The blade bites deep into the wood.  The trees bleed easy here, close to the beach, their flesh fat with water.  The young woman with the knife presses her mouth to the rough bark, dips her tongue between its folds into the cleft she created, and when she sits back on her heels, the sweet sap stains her from nose to navel.  Her yellow eyes flutter. She goes on sipping from the bark, from the streaks on her shirt, from the tip of her blade, all the while as she works. The sap grows sticky quickly, and when she’s finished she scrambles through the undergrowth on hands and knees.

Moss is soft on her knees, rocks wobble under her hands.  She feels a singing in her heart, feels a tingling in her fingertips when they pass over the earth, so there she digs, turning over leaves and mulch and insects.  One hand conveys a struggling bug to her mouth while the other searches on and finds its goal: a filthy lozenge of matted fur, the size of her thumb. At once she begins to pick it apart, delicate and sure.  Out of the fur come bones, pale in the grey morning light, and these she carefully sets aside in the cup of a fallen leaf. The pile of fur grows, the pile of bones too, until the pellet is broken down entirely.

Frowning, the girl scrapes clear a patch of lichen-covered stone with the calloused heel of her hand, then tips the bones out.  She pokes at them, sorts them and re-sorts them, humming all the while in a low drone. She adds a bit of fur, lays one bone against another, adds a bit of fur.  Shreds cling to her sticky fingers, and though the thing that grows under her hands has no head or limbs yet, it leans into her touch like an eager animal. She builds it fluffy ears and a tail, though there are bones missing – no matter. Cariad is fecund beyond the imagination of the machines who plunder it. It wants to live.

But she’s not thinking about that.  The tousled little beast in her hands is acquiring features, and she’s thinking of a name for it, so that when she strokes a patch of fur into place along its back and it shakes itself and raises raw, new eyes, she can say, “Hello, Bell.  Welcome back. Do you want to come home with me?”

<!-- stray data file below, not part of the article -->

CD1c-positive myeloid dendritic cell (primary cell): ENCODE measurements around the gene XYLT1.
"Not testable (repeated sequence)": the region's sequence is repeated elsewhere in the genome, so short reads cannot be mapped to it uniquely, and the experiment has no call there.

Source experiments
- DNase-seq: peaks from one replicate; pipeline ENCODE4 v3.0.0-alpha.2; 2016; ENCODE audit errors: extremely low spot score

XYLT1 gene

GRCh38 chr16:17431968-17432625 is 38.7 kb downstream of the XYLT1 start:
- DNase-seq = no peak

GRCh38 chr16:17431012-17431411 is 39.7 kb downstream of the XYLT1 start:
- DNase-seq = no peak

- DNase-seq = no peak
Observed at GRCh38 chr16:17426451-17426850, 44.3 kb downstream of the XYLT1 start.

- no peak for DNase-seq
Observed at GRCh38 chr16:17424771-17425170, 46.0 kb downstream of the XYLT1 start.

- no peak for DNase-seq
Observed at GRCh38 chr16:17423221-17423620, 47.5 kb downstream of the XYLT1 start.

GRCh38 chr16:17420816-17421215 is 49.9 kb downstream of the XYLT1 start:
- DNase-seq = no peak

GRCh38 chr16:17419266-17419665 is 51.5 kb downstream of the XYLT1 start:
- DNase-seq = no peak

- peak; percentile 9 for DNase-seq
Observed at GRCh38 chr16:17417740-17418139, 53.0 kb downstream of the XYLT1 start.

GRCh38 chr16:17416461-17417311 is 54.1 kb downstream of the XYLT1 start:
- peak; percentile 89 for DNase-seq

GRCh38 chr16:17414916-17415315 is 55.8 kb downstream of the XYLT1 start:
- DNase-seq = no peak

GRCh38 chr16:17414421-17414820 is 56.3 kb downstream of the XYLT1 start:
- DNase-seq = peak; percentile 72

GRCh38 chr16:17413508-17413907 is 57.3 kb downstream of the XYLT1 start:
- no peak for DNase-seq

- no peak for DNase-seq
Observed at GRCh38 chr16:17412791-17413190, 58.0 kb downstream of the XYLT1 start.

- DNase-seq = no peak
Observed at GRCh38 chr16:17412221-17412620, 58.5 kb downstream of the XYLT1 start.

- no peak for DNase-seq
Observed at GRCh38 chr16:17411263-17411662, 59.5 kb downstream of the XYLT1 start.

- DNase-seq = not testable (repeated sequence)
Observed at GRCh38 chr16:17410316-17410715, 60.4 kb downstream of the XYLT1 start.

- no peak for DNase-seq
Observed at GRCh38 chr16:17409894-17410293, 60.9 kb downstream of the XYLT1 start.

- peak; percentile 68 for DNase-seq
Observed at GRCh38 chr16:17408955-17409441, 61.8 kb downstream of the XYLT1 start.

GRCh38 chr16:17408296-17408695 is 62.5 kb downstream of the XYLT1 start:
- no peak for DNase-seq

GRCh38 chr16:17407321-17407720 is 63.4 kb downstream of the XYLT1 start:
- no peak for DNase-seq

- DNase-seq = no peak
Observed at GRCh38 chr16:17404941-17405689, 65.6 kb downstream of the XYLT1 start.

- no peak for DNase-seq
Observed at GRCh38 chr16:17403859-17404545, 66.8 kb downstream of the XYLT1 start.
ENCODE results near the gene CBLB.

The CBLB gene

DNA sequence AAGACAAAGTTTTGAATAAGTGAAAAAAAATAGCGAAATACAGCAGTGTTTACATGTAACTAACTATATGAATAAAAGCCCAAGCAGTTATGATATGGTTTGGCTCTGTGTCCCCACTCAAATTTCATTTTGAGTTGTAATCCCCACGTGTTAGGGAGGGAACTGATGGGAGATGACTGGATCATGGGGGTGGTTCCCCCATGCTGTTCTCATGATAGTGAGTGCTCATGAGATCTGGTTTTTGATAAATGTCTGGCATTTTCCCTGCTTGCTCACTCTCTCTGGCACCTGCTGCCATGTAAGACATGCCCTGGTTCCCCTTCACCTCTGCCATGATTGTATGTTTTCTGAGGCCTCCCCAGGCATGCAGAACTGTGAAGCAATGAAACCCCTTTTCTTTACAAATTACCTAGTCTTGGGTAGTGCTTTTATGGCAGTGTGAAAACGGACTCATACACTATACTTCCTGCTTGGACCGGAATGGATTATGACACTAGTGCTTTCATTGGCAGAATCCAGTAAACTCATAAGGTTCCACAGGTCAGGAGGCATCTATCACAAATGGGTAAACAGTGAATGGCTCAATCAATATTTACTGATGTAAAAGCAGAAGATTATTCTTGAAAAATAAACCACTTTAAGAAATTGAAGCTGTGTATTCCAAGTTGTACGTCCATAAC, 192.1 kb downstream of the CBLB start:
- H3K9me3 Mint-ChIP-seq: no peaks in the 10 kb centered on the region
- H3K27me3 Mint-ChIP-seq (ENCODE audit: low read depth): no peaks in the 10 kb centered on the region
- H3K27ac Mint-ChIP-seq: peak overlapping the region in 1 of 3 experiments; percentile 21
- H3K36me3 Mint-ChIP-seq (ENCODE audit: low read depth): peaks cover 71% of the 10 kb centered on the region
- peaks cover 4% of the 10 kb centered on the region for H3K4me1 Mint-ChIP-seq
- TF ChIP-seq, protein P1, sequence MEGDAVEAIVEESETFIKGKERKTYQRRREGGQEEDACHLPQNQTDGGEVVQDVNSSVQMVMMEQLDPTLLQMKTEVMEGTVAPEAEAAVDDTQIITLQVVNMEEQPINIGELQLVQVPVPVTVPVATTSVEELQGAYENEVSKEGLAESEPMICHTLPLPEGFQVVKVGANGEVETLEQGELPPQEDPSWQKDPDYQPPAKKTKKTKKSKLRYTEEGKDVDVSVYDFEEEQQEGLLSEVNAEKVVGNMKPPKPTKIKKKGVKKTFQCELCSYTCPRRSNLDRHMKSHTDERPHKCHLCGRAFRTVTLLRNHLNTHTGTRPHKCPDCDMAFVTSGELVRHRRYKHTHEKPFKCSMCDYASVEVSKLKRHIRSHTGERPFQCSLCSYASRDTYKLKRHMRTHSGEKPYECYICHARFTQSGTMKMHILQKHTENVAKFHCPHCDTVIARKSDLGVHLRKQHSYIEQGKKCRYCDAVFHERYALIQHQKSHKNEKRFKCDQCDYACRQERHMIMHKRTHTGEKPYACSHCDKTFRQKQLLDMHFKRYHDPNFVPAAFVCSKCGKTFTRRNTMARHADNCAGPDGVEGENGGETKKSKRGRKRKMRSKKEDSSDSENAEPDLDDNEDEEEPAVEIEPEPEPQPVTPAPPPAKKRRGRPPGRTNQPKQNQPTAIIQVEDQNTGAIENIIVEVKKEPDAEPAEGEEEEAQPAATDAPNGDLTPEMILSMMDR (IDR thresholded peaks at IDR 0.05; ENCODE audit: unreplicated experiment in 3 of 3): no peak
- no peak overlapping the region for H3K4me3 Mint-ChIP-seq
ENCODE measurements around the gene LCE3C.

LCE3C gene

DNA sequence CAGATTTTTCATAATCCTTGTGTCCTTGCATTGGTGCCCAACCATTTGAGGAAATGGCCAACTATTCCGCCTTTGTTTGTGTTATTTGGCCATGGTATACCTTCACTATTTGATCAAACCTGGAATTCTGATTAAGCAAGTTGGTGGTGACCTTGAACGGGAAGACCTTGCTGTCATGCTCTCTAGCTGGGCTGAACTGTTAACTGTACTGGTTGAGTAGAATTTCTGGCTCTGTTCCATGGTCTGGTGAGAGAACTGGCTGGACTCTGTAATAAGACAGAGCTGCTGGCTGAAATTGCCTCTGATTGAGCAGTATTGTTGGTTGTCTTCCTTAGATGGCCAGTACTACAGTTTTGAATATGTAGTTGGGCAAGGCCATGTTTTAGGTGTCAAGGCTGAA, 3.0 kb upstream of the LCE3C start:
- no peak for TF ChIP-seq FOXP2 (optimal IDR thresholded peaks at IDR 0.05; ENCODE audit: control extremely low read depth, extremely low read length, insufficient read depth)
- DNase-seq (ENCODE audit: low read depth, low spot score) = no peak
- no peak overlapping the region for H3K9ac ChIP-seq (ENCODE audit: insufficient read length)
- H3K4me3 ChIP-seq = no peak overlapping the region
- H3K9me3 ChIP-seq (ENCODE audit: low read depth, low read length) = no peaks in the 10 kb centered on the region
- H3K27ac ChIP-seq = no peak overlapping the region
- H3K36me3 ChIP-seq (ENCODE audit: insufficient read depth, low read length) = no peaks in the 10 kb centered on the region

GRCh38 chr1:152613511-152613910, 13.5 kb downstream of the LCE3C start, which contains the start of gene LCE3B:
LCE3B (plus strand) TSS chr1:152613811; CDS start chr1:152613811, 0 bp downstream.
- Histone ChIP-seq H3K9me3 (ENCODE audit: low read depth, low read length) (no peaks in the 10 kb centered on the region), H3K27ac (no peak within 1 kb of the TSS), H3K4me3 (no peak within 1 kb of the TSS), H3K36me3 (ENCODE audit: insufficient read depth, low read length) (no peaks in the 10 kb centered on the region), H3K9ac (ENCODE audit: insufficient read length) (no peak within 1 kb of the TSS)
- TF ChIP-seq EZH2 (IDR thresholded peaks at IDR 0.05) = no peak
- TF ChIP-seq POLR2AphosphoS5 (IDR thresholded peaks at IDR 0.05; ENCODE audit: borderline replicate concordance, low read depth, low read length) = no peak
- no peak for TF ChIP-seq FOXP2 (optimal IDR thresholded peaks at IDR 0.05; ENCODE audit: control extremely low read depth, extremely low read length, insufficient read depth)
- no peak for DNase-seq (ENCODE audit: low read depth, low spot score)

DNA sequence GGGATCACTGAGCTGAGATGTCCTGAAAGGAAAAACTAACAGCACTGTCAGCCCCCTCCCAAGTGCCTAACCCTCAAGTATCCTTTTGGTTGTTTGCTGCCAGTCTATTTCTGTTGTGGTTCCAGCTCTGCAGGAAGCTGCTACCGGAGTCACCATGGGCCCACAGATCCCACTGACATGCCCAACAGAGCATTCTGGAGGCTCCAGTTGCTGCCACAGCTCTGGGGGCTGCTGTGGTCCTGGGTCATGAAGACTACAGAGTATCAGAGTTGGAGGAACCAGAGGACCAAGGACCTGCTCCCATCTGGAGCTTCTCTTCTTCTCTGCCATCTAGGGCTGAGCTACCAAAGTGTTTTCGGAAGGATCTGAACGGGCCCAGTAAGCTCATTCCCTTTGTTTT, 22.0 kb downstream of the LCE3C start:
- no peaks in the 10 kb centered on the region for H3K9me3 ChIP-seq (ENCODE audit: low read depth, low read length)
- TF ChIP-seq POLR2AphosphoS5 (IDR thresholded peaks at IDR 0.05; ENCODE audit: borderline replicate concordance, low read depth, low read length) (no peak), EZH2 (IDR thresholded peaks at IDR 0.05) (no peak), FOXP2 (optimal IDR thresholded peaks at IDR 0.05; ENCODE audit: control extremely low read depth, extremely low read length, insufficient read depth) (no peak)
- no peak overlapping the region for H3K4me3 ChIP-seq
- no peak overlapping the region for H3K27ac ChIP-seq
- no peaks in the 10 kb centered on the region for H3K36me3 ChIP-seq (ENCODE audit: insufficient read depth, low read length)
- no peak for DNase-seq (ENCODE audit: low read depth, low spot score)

He does.  They usually do.  She’s left a few in the forest where she found them, and she suspects that they don’t last long – she’s never seen one a second time, awake or not.  Little Bell has the sense to climb into her hands, and she carries him back to the wounded tree. While she dresses, he laps at the rivulets of sap still leaking over the bark.  It gives him strength and definition. She thinks he looks like a shrew. Like the shrews she’s seen, anyway. They don’t always come out looking right. She puts him in her pocket, along with a sap-soaked stick for him to chew, and heads away from the shore toward home.


The trees on the western coast of Five grow fast and thick, and the undergrowth takes a terraforming team to clear.  That’s why there’s very little civilization there now. Which in turn is why the temperate jungle between the base of the Drop and the shore is crawling with humans.

The human problem is one of my ongoing responsibilities.  Not especially high on the priority list – the Queen would rather forget that the humans exist, and for the most part, does – but one that has been taking up more and more time of late.  The shipyard below the Drop is the only route of import and export for the cities atop it, along a mist-clogged plateau. Wiser heads have noted that the Queen’s preferred city is in a truly abysmal strategic position, easily starved by an invading force from the sea.  The Queen replaces her wiser heads every few years as well, so that they don’t get too wise. It matters little. All of Cariad beats as one heart. All of Cariad serves Her. Except the humans.

Most of the living organics on Cariad are descended from those left behind when Atlantis fled this planet six centuries ago.  It’s difficult to estimate their numbers. They make hives underground, sometimes, or treetop nests. I believe there to be a substantial population living on the ruins of the transport system and weather stations offshore.  The trouble with humans is that they adapt so quickly. Strictly speaking, their DNA has diverged far enough from the original human genome at this point for me to declare them a separate species. Then I could name them after myself.  But that would require asking the Queen for my name.